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China boosts holdings of U.S. Treasuries

Staff writer |
China remained the largest holder of US debt in January, increasing its holdings for the first time in two months even as overall foreign demand for US Treasury securities weakened, according to new data from the Treasury Department.

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Treasuries saw an outflow of $571 million at the start of the year, from an inflow of $17.9 billion in December. Foreign official institutions sold $16.7 billion in January and $11.9 billion in the final month of the year, data showed.

Analysts said they saw no significance in China's move to add $3.5 billion in Treasuries - less than 1 percent - for a total $1.274 trillion, despite weaker overall foreign buying. It was the first increase in holdings of US debt by the world's second-largest economy since it bought $12.2 billion of Treasuries in November.

"The two-month moving average of China's holdings is still a downtrend," Michael Woolfolk, senior market strategist at BNY Mellon in New York, said. "The Chinese have not been investing in US Treasuries at the level they had in the past."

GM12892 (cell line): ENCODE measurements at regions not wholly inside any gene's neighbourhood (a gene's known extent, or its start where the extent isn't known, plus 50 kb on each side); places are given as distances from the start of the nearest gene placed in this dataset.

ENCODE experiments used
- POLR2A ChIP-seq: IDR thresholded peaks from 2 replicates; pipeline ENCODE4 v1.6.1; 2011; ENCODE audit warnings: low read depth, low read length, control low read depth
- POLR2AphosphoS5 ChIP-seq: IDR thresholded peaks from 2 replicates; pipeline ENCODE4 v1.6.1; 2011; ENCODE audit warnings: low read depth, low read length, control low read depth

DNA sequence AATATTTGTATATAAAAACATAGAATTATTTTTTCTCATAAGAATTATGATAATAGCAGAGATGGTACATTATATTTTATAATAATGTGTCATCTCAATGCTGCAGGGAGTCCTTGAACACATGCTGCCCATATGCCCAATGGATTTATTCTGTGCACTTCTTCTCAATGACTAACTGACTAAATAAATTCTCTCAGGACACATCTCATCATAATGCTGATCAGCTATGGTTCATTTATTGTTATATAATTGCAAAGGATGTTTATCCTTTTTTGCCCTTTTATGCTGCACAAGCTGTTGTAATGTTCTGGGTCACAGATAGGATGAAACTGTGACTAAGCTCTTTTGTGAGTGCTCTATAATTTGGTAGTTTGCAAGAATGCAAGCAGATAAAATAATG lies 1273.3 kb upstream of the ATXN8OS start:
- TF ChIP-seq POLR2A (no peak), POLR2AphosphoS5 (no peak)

Japan remained the second-biggest foreign US creditor, boosting its holdings 1.6 percent to $1.201 trillion.

The US government initially released a report on Tuesday that showed total holdings declining in January, but a few hours later released a corrected version with changes to the overall and individual country figures.

January's figures were the latest example of how China's buying of US Treasuries has fluctuated in recent months amid what the nation's leadership says is an economic rebalancing toward consumer spending and away from investment and exports.


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